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Height

Hi Chaps,

I use a slim jim on the top of a few pieces of wood which I use as a “mast” when I activate (yes, really!). I always try and raise the antenna up as far as possible and my desire for height has resulted in the poles breaking on several occasions!

I’m having an interesting conversation with one of my ham mates who says that because we’re already up so high on a summit, an extra 5 metres on top of an already 5 metre pole would make little difference.

Any thoughts!?

Thanks,

Rob G7LAS

In reply to G7LAS:

I’m having an interesting conversation with one of my ham mates who says that
because we’re already up so high on a summit, an extra 5 metres on top of an
already 5 metre pole would make little difference.

They’re essentially wrong. The question to consider is how any reflected waves from the ground interfere with the directly radiated wave from the antenna. There will be certain heights for certain shaped ground profiles were the height will make a lot of difference.

Andy
MM0FMF

In reply to G7LAS:

I’m having an interesting conversation with one of my ham mates who
says that because we’re already up so high on a summit, an extra 5
metres on top of an already 5 metre pole would make little difference.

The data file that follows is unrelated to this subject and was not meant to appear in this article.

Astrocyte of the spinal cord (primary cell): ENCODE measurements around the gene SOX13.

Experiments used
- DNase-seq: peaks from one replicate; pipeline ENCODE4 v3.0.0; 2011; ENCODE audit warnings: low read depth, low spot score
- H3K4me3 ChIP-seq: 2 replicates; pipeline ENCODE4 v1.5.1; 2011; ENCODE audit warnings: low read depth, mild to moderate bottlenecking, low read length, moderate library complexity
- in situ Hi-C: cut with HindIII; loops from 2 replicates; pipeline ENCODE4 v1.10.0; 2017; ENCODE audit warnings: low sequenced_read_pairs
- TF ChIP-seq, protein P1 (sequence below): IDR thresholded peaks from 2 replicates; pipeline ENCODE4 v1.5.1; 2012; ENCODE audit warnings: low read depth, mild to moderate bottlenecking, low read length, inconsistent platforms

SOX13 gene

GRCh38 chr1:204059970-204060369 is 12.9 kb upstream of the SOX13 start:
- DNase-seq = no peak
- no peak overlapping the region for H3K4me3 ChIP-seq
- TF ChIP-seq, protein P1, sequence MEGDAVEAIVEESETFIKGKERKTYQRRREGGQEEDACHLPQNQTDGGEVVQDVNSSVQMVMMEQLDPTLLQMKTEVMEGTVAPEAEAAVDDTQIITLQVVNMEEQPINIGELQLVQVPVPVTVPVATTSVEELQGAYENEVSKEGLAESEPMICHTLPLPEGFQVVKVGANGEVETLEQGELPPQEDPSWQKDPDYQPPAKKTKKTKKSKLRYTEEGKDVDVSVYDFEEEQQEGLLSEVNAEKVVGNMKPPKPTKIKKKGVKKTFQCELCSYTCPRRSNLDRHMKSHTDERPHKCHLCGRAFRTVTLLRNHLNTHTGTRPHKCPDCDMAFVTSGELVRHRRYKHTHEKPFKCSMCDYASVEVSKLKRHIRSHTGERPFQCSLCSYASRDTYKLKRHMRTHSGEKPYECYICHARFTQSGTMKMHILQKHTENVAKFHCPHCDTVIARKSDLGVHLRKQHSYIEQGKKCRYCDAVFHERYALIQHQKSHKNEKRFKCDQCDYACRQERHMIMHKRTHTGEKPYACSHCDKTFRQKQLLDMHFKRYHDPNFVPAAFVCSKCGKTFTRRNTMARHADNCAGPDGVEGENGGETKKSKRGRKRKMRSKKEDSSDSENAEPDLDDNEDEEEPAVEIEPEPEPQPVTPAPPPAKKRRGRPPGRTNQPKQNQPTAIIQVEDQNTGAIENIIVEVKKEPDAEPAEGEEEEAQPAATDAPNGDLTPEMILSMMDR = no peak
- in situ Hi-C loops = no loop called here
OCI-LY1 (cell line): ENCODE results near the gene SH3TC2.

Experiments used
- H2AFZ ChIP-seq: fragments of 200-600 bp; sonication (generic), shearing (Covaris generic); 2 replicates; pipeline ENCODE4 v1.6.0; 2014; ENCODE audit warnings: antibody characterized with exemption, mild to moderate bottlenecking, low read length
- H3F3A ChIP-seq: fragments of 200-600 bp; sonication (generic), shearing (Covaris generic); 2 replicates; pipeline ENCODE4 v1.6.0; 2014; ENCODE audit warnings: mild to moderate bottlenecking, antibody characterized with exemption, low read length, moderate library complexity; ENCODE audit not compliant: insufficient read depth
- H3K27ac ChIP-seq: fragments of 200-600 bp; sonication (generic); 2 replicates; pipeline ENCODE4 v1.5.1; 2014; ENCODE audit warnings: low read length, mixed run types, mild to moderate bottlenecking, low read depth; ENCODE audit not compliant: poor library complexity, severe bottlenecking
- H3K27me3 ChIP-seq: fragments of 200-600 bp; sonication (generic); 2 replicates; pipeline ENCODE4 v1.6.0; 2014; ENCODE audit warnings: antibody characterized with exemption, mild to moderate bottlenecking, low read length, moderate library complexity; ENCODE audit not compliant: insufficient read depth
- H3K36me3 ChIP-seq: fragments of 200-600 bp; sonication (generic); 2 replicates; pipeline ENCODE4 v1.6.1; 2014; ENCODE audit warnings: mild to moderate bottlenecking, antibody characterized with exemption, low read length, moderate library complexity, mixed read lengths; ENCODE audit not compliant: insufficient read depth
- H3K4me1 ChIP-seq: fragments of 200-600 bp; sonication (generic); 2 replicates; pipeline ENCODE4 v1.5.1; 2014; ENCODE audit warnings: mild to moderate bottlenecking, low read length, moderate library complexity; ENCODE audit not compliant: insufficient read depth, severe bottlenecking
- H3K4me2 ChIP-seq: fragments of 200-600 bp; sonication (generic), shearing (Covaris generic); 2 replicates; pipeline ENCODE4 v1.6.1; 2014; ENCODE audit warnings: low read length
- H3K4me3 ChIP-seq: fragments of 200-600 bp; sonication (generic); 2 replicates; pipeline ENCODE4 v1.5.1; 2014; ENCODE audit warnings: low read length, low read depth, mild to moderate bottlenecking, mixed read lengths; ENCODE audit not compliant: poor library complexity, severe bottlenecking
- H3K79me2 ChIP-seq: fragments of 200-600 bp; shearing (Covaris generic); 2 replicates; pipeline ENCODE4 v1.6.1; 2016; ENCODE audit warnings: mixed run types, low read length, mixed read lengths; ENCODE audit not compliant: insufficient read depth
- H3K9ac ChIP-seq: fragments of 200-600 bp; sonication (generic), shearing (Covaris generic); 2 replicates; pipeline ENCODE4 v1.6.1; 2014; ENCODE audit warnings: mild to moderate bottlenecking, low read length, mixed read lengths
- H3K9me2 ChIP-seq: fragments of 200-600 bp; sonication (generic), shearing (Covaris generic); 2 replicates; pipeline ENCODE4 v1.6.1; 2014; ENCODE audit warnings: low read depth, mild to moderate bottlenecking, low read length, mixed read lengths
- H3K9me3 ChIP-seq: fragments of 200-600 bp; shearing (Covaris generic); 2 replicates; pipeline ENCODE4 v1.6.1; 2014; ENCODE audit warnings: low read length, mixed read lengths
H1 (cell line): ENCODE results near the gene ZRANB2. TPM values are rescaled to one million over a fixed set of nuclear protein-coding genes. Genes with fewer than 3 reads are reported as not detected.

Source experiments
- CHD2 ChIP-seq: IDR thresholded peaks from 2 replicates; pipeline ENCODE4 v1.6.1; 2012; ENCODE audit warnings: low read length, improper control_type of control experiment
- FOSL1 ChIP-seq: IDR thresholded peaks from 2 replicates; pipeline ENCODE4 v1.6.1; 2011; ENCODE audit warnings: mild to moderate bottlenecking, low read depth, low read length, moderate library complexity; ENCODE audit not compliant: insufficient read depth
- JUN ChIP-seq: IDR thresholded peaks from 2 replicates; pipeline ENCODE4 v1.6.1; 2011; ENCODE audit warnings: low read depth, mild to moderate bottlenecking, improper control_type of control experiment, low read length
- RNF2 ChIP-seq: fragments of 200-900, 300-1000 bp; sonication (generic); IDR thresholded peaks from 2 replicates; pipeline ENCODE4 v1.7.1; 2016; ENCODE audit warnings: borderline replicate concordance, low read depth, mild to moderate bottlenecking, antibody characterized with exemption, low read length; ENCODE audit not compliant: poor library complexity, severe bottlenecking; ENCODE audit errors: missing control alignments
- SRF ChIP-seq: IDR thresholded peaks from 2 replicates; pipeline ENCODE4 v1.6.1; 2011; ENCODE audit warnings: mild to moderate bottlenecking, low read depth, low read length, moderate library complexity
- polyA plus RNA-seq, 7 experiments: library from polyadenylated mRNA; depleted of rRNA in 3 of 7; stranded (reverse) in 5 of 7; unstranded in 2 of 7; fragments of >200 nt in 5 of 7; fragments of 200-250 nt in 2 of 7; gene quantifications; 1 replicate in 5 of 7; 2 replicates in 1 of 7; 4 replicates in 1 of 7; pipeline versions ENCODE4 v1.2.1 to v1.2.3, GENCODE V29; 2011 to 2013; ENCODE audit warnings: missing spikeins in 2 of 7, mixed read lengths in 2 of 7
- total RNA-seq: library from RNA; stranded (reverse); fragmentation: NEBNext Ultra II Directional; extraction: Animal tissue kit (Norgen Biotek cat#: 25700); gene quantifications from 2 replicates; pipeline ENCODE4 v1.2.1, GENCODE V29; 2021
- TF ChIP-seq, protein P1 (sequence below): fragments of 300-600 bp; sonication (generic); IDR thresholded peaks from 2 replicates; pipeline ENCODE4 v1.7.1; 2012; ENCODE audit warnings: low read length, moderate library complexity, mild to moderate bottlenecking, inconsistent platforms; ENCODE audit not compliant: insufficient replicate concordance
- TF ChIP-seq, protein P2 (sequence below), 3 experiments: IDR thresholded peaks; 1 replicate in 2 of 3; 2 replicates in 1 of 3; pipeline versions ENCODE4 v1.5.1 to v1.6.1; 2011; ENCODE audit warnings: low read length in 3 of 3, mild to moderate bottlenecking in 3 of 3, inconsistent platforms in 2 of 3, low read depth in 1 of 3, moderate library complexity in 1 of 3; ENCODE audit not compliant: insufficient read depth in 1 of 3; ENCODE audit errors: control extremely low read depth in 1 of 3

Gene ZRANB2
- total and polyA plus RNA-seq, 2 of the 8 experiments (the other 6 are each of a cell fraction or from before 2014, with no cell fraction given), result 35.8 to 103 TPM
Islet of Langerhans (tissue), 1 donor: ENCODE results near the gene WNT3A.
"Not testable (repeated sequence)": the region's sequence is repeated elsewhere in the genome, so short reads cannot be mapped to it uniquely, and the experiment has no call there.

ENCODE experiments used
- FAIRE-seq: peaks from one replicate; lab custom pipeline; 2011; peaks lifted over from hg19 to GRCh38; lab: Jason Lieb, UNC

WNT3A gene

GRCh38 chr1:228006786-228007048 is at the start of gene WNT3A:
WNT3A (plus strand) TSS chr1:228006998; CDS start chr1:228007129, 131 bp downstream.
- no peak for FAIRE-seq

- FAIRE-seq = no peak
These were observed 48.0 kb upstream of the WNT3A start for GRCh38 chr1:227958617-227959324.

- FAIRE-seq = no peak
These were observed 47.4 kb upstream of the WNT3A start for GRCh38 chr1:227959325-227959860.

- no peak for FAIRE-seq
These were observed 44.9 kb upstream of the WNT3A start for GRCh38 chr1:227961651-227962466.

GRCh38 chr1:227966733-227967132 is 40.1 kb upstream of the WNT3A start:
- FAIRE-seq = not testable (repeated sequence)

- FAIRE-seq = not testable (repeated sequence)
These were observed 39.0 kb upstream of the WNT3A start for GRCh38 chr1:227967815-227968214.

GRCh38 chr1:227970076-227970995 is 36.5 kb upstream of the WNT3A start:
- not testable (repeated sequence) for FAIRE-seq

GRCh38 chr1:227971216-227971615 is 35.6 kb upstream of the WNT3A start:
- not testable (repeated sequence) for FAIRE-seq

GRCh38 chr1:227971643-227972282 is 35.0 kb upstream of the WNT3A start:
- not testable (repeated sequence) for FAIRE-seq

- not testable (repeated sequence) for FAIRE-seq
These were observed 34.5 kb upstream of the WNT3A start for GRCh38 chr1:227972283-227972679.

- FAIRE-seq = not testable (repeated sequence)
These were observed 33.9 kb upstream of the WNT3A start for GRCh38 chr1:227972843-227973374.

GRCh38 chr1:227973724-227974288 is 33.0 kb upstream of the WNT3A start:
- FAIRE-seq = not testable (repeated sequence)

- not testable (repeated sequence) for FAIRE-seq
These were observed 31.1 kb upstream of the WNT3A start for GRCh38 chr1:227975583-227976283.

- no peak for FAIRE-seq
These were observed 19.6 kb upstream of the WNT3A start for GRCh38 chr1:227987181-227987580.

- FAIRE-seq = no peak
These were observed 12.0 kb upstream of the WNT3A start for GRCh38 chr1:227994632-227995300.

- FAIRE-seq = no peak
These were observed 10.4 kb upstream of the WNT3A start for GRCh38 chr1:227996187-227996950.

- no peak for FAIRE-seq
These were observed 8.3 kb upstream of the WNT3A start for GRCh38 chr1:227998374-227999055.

My guess is that the extra 5m would not help very much. However, it may depend on the shape of the summit, and your exact location.
I remember an article in Radcom (quite a lot of years ago so I cannot quote the reference), of some tests on (I think) one of the Malvern hills. This suggested that some “gain” could be achieved from signals reflected off the slope and adding to those directly arriving at the antenna. The effect depends upon the angle of the slope, and the relative location of the antenna. I think there was a similar suggestion regarding HF antennas on slopes, in a different article…

Anyway, if you are on a plateau some way back from the top of a slope, then increasing the height of your antenna might be an advantage.

Forty odd years ago, we used to enter VHF NFD from the Brown Clee, and the 2m station was located at the top of a slope on the SE side of the hill. We did notice that best DX seemed to cluster in a fairly narrow angle around the direction of the slope, but no experiments were performed to establish a cause and effect.

I think some experiments are called for, and a report back!

Adrian
G4AZS

In reply to G7LAS:

I’m having an interesting conversation with one of my ham mates who
says that because we’re already up so high on a summit, an extra 5
metres on top of an already 5 metre pole would make little difference.

Any thoughts!?

Hi Rob,

I take a minimum of 2 x 5’ poles and nearly always 3, giving the white stick a clearance of 15’ from the ground.

Of course, these have to mauled up to the summit :frowning:

73 Mike
2E0YYY

In reply to MM0FMF:

A complex question! For a start it will depend on the band.